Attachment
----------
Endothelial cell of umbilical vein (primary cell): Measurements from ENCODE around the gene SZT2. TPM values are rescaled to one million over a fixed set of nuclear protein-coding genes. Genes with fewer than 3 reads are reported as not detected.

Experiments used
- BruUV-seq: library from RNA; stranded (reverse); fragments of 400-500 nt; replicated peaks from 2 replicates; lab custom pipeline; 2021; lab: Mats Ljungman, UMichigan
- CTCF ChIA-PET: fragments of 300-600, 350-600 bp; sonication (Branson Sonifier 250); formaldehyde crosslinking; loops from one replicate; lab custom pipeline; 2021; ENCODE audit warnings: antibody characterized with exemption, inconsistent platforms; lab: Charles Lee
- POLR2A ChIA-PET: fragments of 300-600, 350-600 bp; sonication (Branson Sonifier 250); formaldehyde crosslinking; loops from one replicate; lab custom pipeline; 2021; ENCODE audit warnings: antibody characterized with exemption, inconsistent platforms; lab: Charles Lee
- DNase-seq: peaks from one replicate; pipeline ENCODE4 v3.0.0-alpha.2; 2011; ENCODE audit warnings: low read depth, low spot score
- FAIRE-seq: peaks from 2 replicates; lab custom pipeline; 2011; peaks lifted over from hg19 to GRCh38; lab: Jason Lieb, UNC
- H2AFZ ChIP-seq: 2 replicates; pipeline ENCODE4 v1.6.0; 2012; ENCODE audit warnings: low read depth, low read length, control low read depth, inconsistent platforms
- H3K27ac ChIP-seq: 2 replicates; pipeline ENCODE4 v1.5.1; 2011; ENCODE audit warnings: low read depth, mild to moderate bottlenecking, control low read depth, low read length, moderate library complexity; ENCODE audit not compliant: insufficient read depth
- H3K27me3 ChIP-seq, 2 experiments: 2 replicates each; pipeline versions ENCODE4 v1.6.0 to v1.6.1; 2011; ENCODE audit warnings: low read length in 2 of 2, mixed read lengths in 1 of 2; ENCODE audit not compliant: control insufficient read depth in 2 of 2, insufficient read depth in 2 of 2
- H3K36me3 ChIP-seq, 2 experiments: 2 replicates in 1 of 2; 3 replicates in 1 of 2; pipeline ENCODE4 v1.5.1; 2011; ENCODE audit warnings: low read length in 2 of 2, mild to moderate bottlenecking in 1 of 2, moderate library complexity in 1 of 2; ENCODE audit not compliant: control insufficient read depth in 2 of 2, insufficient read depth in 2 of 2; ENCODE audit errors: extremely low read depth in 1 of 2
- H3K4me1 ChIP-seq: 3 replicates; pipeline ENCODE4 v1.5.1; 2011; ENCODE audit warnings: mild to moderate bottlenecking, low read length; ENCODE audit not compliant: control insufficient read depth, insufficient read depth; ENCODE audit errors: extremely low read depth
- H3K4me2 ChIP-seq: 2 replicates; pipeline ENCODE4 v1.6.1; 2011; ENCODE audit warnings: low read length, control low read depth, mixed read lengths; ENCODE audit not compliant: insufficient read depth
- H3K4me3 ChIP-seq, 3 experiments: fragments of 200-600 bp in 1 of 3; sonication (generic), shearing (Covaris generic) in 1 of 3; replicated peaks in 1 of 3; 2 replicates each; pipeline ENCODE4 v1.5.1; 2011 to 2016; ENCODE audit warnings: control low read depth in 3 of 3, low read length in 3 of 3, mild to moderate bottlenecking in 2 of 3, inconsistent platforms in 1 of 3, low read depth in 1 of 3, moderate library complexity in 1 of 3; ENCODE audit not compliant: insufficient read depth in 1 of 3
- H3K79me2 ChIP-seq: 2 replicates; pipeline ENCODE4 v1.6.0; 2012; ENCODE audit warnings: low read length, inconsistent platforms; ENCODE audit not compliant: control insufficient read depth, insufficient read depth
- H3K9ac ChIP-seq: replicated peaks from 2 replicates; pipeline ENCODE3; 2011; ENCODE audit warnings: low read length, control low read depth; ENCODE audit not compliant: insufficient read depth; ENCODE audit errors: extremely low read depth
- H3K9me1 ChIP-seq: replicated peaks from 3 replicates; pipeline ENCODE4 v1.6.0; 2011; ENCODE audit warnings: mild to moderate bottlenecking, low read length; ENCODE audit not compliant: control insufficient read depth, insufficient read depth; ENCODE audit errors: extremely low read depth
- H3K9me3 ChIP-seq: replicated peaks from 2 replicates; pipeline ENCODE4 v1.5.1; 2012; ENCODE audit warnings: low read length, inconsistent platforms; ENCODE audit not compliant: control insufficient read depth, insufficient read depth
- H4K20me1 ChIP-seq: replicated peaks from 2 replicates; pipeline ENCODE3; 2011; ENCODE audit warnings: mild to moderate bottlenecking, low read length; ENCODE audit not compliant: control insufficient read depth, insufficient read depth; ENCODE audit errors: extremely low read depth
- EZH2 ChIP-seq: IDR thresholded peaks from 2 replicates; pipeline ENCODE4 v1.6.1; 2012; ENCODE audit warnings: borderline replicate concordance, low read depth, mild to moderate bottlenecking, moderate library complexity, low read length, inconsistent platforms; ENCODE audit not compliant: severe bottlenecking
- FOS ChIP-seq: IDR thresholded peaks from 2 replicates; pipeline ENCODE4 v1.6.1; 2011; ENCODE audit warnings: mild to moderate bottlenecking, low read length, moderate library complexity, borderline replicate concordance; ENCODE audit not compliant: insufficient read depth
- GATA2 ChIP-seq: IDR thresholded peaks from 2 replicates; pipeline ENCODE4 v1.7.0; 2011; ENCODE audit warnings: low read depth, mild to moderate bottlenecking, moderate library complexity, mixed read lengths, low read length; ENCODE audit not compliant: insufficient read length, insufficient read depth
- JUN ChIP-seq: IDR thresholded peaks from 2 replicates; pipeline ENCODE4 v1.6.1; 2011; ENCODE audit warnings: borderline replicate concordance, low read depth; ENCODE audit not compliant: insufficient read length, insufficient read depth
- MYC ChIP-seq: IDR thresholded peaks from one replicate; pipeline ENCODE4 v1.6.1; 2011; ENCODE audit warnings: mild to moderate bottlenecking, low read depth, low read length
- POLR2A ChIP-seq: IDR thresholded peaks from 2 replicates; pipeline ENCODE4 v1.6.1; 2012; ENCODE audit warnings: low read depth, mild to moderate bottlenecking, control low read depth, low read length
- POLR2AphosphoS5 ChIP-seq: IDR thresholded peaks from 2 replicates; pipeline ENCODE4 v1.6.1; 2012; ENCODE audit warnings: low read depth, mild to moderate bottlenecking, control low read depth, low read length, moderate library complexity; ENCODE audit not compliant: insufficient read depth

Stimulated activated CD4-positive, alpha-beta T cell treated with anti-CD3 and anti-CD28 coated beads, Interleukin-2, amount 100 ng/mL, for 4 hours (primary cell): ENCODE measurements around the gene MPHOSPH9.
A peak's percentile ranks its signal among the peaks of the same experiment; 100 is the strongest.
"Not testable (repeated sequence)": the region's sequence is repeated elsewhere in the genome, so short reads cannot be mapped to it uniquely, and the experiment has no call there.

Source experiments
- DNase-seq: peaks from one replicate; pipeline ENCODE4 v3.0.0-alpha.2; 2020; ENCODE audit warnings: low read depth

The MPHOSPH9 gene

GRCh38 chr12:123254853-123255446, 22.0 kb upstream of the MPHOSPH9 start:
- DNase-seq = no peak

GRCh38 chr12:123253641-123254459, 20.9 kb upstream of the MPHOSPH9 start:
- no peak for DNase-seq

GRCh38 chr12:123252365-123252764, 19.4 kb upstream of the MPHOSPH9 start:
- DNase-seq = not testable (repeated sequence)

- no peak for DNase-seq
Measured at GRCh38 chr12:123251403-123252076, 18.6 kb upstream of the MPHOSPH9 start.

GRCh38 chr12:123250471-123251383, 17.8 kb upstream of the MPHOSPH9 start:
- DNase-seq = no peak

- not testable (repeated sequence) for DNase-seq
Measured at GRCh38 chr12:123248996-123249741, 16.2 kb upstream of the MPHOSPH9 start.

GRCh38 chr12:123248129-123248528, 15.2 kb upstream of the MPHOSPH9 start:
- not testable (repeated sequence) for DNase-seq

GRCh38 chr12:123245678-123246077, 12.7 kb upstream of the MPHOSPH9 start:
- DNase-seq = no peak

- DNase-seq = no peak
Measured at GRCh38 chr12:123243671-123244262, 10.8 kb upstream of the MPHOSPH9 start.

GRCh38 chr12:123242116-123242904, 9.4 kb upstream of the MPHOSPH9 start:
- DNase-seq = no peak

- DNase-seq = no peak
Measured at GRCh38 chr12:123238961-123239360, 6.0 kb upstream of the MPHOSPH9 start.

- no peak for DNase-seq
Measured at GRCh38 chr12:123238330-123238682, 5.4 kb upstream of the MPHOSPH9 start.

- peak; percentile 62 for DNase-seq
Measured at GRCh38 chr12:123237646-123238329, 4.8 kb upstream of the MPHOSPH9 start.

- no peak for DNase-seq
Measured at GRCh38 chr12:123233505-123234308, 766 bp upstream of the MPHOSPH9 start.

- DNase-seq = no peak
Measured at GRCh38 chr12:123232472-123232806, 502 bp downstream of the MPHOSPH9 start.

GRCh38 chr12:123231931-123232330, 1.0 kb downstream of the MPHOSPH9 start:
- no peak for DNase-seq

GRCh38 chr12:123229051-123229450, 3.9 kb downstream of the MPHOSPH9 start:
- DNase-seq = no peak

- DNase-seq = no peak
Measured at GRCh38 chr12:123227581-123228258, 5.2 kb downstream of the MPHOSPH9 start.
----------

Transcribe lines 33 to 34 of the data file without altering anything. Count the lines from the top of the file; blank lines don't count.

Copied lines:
GRCh38 chr12:123254853-123255446, 22.0 kb upstream of the MPHOSPH9 start:
- DNase-seq = no peak